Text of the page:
The stirrup is shaped as a wishbone with a plate across the twotips. This is called the footplate. It covers the oval window, anopening to the innermost part of the ear, and transmits the mechanicalvibrations of the ossicles to the fluids of the inner ear. The flexiblejoint between the anvil and the stirrup has attached to it a musclecalled the stapedius, which acts as a fuse to shut off the ear in thecase of too-loud sounds. The stapedius actually pulls the stirrup awayfrom the tip of the anvil, separating them. It takes about 170 ms tooperate, meaning that it does not act fast enough to provide perfectprotection. With the stapedius fully contracted, there is about 20 dBof loss between the anvil and the stirrup, which is called atemporary loudness shift. The stapedius muscle will relax,restoring hearing, within minutes or hours.


The oval window is an opening in the bony wall between the middleear and the inner ear. It is covered by a flexible membrane, and on itsoutside rests the footplate of the stirrup. As the stirrup moves in andout, driven by the eardrum through the hammer and the anvil, itcommunicates a vibration to this membrane, behind which is agelatinous, serous fluid called the endolymph. The endolymph is similarto the fluid inside all human cells. As the endolymph is compressed, itneeds a pressure release, and that is provided by the round window, orfenestra rotunda. The round window is another opening betweenthe middle and inner ear, also covered by a flexible membrane. When thestirrup pushes the endolymph in, the round window bulges back out.Sound has now become a flow of fluids.

The inner ear consists of communicating sacs and ducts called themembranous labyrinth. These are protected from the surfaces of theskull (the bony osseous labyrinth) by being suspended in a form ofspinal fluid called perilymph.

The majorparts of the inner ear are the vestibule (to which the oval window andthe round window open), the semicircular canals, and the cochlea (seeFigure 4). The semicircular canals are three curved tubes atright angles to each other, so that each tube curves through oneperpendicular plane of three-dimensional space. These are used to sensethe orientation of the head. They are filled with endolymph but alsoinclude otolith, or ear sand. Otolith consists of crystals ofcalcium carbonate. As the head moves, the otolith drifts across sensingcells, much like the fluid in a carpenter’s bubble level. Thismechanism is the basis of the sense of equilibrium and balance.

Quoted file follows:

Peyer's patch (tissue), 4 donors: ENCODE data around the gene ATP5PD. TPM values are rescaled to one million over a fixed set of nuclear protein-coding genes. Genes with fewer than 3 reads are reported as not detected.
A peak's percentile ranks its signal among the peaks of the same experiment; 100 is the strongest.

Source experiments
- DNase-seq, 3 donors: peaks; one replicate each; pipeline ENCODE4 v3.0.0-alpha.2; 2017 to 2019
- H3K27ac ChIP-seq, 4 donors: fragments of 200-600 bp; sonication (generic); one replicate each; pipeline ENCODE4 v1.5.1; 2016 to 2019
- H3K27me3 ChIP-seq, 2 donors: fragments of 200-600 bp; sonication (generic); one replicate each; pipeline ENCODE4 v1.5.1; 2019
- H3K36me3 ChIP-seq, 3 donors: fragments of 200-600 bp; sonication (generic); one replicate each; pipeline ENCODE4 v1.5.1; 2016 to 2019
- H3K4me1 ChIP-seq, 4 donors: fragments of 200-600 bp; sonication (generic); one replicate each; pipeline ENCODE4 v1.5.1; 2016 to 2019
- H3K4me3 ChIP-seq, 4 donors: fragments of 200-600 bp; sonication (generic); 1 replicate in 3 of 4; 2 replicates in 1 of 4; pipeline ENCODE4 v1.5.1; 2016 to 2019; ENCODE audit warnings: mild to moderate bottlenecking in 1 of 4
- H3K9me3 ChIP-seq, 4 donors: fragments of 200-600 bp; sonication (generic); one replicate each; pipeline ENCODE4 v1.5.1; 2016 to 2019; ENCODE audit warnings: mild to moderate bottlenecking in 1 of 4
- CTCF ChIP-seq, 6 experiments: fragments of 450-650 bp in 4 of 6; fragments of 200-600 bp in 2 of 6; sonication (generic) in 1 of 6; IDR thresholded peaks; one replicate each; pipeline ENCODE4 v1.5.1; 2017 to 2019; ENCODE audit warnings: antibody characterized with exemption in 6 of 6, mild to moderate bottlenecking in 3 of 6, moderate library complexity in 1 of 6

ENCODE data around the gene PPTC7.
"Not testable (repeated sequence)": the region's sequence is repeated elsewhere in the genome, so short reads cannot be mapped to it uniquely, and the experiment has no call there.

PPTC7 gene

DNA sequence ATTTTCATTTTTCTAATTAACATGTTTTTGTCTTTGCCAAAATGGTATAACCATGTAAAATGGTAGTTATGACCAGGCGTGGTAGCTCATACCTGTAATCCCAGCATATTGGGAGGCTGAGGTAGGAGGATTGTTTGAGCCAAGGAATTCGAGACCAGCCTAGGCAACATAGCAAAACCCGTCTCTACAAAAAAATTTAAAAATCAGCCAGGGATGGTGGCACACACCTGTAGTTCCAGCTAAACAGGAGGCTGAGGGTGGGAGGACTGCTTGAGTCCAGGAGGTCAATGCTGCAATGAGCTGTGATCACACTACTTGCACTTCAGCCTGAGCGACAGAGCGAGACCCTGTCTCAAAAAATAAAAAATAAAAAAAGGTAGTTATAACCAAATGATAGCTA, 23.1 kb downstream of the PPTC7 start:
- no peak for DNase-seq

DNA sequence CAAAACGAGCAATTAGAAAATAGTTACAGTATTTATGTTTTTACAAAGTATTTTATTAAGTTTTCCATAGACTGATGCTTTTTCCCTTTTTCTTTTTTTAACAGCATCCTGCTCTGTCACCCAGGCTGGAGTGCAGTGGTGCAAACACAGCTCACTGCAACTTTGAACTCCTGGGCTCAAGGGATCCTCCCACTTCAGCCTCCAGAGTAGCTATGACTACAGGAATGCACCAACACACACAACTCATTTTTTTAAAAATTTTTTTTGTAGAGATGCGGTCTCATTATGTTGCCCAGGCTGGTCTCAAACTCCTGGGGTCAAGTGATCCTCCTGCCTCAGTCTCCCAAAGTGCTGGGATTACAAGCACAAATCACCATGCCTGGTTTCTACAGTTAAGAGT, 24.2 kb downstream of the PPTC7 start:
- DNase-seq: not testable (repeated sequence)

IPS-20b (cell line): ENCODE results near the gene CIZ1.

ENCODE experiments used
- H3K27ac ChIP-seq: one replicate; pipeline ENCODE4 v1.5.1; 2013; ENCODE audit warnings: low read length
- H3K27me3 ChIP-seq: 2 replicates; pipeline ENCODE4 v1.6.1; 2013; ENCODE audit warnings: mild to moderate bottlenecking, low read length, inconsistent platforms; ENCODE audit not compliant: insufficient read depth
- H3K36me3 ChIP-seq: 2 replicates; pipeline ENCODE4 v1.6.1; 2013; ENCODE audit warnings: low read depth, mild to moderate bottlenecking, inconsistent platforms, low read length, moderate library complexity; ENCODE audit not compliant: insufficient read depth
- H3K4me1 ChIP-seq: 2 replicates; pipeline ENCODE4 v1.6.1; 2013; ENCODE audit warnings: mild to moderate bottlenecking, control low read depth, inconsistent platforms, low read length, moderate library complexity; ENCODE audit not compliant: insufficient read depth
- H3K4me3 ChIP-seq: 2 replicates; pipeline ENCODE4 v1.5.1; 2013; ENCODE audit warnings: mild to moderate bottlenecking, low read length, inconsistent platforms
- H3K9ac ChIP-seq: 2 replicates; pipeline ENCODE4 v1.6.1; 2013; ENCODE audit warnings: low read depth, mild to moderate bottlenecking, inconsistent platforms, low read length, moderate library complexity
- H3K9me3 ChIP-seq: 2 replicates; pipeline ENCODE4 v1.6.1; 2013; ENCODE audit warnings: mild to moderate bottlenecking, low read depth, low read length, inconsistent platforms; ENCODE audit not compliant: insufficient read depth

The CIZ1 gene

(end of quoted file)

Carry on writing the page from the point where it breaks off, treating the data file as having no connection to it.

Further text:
At the other end of the vestibule is the cochlea, a helically coiledtube spiraling approximately twice around a bony structure called themodiolus. Three chambers run along its length. A very thin shelfof bone, appropriately called the bony shelf, runs along itslength, dividing it almost into halves. From the tip of the bony shelfthere spring two flexible membranes, Reissner’s membrane and thebasilar membrane, forming the arms of a Y.

Between the arms of the Y runs the cochlear duct, or scalamedia. Inside the cochlear duct is found the organ of Corti, partof the peripheral nervous system, and the point where nerves actuallysense vibrations of the fluids. Beyond Reissner’s membrane, a very thinand flexible sheet, lies the scala vestibuli, which is drivendirectly by the oval window and the stirrup. It is here that vibrationis actually introduced to the cochlea. Beyond the basilar membrane, astiffer and stronger membrane, is the scala tympani, to whichthe round window connects. The scala vestibuli and the scala tympaniare connected at the apex of the cochlea through thehelicotrema, a hole between the two canals. When the footplateof the stirrup presses on the oval window, a compression of theperilymph is transmitted up the scala vestibuli, through thehelicotrema, and back down the scala tympani.